The present-day housekeeper, especially in urban communities or under the stimulus of the "Home" magazine, is under constant temptation to elaborate and multiply the number of household processes and to slip gradually into a standard of what is usually called "living," but is often quite the reverse, which makes of the daytime hours a series of confused puzzles as to how to fit in all the things which must be done and of the night-time hours a period of racked nerves and wearied flesh. The process is often quite insidious. More frequent change of table linen, dishes of olives or bonbons, finger bowls, the entire substitution of service by the maid for the family "helping" at the table, more ceremony in waiting on the door bell - one after another come the changes of style, often without increase of income or of service, prompted by the desire to make a "good appearance," regardless of those principles of comfort and honesty which should be fundamental. Here comes an opportunity for really scientific management. The question as to what is essential for the welfare of the household must be frankly put and intelligently answered. Ignoring the question or timidly yielding to the pressure of fashion or social competition will never give the feeling of freedom or the conviction of sincerity which are the basis of true home life and of domestic happiness.
"Scientific management" in the shop means the introduction and skilled use of the best mechanical appliances for doing the work and measures for keeping them in a state of perfect repair. Here the present-day housekeeper has much to learn, for, as a rule, she is woefully unscientific. The problem is not solved by buying every mechanical device which a honey-tongued agent extols. The housekeeper must determine whether the paring machine will be a real economy in the hands of her unskilled maid, who is already efficient with a paring knife. And if the paring knife is to be the tool used, it must always be good of its kind and in repair. No manager of a shop would ever expect a satisfactory or remunerative output if his work-people were allowed to work with tools of such poor quality as are found in many kitchens. All that is said on this point applies with still greater force to the worker. The employer, of course, must determine the degree of skill which she will seek for in her employee. Her duty, then, is to maintain conditions of life and work, such as hours of labor, a due amount of personal freedom and recreation, sleeping accommodations, intelligent direction, and routine of work, which will result in her securing the maximum of efficiency from the work-woman.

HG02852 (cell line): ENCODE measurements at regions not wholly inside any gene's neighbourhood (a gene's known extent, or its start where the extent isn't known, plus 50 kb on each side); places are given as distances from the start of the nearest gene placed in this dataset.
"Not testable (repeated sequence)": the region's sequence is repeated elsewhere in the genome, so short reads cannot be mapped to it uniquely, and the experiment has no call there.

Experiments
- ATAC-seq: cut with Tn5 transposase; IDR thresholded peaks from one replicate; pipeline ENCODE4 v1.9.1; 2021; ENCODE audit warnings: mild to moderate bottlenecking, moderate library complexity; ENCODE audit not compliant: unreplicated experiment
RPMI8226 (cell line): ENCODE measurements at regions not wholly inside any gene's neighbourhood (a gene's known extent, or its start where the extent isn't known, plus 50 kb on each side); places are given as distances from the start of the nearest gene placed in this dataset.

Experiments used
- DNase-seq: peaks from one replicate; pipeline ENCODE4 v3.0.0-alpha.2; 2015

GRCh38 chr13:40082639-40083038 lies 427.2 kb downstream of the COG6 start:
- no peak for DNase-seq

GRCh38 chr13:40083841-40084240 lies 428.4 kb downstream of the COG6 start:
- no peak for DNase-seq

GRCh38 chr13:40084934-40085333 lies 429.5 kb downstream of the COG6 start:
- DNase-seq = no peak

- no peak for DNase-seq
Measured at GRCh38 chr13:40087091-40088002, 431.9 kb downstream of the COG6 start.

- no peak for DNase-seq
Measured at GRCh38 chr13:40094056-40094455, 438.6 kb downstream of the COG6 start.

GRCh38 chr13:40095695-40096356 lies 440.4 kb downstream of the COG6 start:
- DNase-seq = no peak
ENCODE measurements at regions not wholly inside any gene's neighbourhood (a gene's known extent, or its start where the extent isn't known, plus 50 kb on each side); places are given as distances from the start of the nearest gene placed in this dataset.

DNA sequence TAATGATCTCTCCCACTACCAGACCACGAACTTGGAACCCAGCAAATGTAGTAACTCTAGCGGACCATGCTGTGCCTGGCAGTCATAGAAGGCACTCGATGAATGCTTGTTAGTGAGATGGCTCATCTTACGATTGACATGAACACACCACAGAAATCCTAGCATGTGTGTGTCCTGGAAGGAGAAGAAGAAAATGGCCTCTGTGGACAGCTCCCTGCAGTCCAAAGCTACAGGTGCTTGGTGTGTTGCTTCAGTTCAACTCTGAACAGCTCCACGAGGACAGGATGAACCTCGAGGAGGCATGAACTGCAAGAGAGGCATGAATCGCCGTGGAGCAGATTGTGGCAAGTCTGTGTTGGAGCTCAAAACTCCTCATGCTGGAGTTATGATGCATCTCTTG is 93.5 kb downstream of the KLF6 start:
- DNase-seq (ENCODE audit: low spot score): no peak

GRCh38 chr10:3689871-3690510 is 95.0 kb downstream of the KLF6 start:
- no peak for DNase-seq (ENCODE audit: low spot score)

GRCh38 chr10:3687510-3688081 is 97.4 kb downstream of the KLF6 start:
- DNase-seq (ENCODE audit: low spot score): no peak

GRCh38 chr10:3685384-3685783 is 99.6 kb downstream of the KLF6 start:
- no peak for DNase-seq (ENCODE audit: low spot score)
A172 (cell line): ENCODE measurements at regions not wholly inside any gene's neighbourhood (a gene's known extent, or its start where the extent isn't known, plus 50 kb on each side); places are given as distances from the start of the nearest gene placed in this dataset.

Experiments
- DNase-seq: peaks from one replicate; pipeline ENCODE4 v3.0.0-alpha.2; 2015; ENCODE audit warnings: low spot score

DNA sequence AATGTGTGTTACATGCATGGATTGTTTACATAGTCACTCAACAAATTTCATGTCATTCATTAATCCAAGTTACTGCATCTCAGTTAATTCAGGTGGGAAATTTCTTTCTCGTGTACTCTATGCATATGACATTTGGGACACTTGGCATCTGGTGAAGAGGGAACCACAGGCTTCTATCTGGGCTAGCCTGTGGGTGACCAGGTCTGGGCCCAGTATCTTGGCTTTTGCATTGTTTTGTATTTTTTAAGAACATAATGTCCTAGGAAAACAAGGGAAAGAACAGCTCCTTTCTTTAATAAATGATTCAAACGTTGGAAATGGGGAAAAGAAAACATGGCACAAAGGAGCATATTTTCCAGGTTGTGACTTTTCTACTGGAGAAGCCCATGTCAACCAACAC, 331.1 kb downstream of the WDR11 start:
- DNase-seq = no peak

Forethought is a quality which has even more play in scientific household management than in business, and yet, in these modern days, its value is practically ignored. This is due, in part, to the ease with which, by means of the telephone and the delivery wagon, the ready-to-eat and the ready-to-wear article may be brought to hand and the threatened catastrophe be an agony of but a few hours or even minutes. Another reason lies in frequent lack of familiarity on the part of the housekeeper with the processes of her household, the materials necessary for meeting its needs, and, last but not least, the efficiency of her domestic helper. Forethought is not synonymous with worry, nagging, or slavery. It consists in an intelligent provision for future but certain needs before they actually arise, and such order and system as will lead to genuine comfort. The so-called "emergencies," which seem to make up a large part of the activities of some households, are for the most part needless, It would, in fact, be difficult to name more than a very few emergencies which could not-be avoided by a small use of sound sense.